The Panjkora River is a river in northern Khyber Pakhtunkhwa, northwestern Pakistan.
The river's headwaters are high in the glaciers of Hindu Kush Mountains. It flows south through the Upper Dir District and the Lower Dir District.
Its confluence with the Swat River is in the Malakand District near totakan. The Swat River is a tributary of the Kabul River, part of the Indus River basin.
The Panjkora Valley contains important sites of the Gandhara grave culture.
Timergara, 40 kilometres (25 mi) from Chakdara, is the site of excavated ancient graves, dating from 1500 to 600 BC. On the west side of the Panjkora River is the excavated site of Balambat. The site has been occupied continuously since 1500 BC. Houses dating from 500 BC have been discovered here. Fire altars were also discovered, evidence of Yajna, a ritual practice which is part of Hinduism. The Gandhara grave culture is the earliest phase of Indo-Aryan migrations into the Indian subcontinent. It was part of the Early Vedic culture.
The Talash Valley, 13 kilometres (8.1 mi) from Chakdara, has many Buddhist sites. Buddhist stupas and monasteries, which have not been excavated, are on both sides of the road towards Dir. At the west end of the valley is the Kat Kala Pass. Olaf Caroe identified this place with Massaga which was captured by Alexander the Great in 327BC. There are also crumbling remains of a massive Parthian fort of the 8th to 10th centuries.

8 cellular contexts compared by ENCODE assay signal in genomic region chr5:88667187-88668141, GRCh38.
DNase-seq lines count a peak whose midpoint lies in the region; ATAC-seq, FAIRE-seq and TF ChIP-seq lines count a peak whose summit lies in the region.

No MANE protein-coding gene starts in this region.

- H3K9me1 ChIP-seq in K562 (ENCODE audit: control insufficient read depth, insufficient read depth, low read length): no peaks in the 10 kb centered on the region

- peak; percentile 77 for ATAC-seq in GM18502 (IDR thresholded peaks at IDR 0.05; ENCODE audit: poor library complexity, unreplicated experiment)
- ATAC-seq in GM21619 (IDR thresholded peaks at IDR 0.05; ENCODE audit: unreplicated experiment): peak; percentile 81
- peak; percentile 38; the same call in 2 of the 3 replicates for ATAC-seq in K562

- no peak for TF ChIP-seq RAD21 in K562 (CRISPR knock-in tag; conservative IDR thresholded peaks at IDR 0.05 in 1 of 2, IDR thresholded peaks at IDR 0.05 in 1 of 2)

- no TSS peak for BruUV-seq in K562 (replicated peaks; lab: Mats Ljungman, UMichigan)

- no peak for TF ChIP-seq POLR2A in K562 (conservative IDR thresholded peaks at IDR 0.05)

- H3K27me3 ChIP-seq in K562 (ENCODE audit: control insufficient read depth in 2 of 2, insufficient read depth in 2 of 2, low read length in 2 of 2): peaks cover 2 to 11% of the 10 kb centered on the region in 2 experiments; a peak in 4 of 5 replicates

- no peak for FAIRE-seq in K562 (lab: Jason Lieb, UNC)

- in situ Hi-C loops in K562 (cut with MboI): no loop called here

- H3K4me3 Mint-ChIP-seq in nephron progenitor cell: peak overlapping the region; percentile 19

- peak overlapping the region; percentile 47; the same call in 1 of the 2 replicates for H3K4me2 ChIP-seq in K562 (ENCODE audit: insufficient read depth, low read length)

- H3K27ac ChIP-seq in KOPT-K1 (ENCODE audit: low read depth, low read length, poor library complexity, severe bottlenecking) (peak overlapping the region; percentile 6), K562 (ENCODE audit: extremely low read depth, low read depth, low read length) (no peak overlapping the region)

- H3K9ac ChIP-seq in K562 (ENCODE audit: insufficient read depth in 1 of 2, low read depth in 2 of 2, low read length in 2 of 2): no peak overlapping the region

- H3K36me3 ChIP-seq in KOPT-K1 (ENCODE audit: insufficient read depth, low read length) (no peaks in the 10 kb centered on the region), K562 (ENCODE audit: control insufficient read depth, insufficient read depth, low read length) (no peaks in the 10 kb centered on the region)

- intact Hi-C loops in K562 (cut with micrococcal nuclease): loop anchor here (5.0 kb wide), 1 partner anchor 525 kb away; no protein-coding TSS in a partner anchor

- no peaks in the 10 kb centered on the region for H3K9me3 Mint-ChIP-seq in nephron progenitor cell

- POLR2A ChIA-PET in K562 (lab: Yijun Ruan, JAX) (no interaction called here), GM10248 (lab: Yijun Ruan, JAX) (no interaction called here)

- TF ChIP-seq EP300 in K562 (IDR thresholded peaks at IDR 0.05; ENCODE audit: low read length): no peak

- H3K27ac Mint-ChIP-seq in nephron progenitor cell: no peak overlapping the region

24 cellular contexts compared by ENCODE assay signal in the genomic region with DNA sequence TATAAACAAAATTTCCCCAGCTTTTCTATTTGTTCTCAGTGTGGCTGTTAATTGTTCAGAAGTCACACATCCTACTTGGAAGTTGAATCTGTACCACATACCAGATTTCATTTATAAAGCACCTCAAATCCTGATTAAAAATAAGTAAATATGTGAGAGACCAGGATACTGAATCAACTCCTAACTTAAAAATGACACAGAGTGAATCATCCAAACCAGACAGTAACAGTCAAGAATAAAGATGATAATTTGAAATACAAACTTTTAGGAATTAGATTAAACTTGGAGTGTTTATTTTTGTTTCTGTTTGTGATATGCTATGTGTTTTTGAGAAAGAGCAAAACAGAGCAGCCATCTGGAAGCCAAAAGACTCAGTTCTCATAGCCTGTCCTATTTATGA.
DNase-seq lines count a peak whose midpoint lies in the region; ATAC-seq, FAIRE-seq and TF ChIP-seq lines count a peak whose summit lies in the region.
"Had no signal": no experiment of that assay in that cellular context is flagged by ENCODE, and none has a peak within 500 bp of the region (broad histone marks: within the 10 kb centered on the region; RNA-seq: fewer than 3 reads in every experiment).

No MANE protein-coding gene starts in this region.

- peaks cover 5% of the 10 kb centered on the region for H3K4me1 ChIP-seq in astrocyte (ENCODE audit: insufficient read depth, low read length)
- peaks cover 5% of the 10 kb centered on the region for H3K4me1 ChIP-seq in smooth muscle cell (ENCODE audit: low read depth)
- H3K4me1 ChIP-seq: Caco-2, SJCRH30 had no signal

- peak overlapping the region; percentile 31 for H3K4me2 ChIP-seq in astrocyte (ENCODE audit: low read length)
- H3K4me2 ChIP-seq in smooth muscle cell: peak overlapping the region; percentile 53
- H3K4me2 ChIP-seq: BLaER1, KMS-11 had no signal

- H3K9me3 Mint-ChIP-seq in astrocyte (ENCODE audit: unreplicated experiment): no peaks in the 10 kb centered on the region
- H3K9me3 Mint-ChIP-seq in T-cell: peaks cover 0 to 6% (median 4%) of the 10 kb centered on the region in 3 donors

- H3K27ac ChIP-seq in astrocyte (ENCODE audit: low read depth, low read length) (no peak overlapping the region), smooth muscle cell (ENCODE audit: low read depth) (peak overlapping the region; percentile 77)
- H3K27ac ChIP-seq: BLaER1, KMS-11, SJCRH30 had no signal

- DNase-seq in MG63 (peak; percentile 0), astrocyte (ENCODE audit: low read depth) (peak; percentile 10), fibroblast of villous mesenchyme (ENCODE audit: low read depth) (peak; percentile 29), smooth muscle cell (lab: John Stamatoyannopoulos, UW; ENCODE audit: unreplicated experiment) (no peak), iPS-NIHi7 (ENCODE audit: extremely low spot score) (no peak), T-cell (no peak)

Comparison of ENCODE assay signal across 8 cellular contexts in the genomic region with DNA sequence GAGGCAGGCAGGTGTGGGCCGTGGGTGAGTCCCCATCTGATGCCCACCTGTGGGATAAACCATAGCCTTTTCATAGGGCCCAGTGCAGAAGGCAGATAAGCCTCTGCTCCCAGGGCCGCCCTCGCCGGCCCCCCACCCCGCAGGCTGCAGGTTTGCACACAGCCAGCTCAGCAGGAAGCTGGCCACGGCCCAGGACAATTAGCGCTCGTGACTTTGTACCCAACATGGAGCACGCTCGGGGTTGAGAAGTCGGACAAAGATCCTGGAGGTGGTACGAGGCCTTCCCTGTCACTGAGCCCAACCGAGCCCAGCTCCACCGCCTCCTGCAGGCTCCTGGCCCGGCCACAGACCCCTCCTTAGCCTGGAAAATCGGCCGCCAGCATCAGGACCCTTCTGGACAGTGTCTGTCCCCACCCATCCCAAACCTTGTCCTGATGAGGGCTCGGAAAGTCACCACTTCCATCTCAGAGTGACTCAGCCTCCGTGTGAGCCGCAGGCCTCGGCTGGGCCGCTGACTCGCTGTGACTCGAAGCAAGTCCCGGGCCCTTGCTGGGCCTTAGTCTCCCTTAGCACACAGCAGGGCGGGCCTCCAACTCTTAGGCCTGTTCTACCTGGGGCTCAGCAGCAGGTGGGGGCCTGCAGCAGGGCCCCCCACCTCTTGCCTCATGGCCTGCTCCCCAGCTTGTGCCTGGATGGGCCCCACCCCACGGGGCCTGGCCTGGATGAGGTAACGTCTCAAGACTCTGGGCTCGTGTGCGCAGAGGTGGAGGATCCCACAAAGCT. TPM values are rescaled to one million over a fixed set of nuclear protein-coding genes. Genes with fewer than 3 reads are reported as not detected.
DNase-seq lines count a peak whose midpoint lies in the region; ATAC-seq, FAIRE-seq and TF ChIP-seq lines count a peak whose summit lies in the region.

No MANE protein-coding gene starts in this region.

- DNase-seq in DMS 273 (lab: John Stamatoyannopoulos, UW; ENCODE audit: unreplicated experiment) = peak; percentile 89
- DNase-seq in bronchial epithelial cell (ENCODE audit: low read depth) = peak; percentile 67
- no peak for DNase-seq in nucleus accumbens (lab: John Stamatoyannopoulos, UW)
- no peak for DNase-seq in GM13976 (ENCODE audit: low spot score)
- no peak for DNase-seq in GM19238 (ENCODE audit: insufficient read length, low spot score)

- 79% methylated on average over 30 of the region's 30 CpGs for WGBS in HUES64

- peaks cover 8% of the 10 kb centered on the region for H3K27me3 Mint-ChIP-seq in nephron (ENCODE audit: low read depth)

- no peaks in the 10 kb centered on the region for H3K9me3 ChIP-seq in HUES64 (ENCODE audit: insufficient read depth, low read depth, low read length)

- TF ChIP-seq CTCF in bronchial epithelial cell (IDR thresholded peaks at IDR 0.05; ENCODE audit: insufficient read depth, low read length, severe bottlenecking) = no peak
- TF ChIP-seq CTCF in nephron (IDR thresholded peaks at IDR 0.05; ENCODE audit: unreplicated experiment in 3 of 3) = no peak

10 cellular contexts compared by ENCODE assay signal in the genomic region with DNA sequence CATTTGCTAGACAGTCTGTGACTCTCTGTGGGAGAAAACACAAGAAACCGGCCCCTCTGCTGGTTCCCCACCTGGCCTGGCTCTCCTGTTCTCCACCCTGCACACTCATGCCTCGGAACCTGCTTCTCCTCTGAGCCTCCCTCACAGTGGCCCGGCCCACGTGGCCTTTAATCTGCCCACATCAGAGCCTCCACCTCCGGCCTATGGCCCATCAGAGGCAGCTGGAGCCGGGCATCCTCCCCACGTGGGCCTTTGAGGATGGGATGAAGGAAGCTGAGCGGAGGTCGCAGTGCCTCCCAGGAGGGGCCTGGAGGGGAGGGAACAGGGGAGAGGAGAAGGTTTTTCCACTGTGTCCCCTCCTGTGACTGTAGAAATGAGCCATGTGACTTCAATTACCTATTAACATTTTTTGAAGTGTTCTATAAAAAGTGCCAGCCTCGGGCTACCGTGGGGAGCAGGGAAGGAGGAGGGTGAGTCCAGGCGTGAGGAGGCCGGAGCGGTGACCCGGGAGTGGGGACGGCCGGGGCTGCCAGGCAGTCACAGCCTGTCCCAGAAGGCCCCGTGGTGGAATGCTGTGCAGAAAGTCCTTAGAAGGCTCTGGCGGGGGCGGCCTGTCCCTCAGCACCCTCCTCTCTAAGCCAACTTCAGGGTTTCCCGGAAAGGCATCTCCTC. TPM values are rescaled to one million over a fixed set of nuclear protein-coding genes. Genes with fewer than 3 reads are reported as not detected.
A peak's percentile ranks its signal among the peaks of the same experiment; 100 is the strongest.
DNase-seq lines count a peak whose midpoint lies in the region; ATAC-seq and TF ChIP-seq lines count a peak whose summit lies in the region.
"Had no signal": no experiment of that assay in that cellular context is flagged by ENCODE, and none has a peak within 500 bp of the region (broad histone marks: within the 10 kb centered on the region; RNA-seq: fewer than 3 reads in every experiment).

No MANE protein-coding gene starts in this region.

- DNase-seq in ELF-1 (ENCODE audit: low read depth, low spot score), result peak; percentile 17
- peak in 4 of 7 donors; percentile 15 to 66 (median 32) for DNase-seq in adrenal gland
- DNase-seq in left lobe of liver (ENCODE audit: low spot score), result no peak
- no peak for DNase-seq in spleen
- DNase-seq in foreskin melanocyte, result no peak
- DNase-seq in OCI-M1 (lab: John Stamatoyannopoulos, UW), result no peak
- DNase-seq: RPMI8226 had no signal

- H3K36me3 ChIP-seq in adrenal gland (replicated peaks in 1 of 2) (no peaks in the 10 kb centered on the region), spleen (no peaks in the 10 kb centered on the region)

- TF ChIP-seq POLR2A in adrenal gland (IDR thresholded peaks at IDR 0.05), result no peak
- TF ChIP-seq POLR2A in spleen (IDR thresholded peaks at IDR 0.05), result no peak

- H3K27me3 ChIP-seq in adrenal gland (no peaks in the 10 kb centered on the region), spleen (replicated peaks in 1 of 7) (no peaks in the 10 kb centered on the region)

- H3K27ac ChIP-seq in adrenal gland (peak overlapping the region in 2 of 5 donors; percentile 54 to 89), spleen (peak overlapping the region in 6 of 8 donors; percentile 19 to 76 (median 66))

The Panjkora River is the natural habitat of trout and other freshwater fish sought by anglers. the most common species are cyprinids. snow trout is most common game fish in the upper part of River Panjkora at Kumrat Valley.Brown trout and Rainbow trout are exotic species, they were introduced by Britishers in 1928 while snow trout and other cyprinids are native species of River Panjkora.